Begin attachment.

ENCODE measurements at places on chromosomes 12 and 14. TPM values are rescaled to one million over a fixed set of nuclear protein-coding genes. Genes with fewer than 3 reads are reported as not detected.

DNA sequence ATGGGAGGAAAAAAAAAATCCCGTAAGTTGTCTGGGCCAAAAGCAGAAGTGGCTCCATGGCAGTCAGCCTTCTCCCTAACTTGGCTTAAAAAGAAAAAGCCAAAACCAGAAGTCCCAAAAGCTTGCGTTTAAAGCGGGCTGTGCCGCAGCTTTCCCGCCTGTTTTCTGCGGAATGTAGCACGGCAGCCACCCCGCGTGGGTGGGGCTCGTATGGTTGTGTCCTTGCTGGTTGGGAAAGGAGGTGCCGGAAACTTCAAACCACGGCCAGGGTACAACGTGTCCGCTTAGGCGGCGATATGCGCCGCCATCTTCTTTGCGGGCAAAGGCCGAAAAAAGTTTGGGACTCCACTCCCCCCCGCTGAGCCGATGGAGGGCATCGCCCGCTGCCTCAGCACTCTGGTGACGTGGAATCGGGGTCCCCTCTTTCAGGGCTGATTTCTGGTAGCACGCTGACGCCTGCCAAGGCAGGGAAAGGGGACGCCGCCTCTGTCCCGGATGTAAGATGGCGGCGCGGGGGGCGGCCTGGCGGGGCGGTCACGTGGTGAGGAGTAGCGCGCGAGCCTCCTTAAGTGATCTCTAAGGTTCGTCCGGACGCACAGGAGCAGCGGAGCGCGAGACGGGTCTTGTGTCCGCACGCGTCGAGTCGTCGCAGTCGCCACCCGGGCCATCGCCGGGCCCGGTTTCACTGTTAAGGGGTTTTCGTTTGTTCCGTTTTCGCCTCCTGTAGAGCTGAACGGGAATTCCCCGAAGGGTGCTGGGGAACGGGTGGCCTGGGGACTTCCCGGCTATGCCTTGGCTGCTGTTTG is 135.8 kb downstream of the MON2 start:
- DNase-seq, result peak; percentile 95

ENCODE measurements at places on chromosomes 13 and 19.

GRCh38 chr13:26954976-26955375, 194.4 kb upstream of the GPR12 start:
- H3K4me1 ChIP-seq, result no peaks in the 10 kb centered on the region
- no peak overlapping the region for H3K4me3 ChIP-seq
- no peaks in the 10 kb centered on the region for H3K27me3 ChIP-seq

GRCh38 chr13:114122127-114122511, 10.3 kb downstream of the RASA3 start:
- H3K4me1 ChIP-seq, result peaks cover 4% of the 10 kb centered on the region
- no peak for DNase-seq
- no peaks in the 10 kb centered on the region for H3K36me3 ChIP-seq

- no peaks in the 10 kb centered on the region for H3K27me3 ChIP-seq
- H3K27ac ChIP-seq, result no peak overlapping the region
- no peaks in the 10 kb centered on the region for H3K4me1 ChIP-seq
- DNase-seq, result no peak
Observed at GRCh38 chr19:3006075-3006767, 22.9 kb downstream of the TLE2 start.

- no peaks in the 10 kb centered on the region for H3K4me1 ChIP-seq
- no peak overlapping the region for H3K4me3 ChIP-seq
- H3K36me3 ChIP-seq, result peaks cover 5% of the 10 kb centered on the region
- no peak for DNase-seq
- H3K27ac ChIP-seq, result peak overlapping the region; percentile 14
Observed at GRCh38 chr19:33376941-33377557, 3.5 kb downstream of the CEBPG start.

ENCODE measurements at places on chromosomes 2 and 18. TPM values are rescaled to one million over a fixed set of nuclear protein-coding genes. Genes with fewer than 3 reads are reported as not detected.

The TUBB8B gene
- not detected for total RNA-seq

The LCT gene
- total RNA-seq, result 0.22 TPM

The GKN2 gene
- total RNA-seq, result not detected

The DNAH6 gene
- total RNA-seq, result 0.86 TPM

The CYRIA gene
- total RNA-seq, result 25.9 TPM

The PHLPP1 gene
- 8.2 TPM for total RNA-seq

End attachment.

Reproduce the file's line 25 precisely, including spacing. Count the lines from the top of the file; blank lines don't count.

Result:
The TUBB8B gene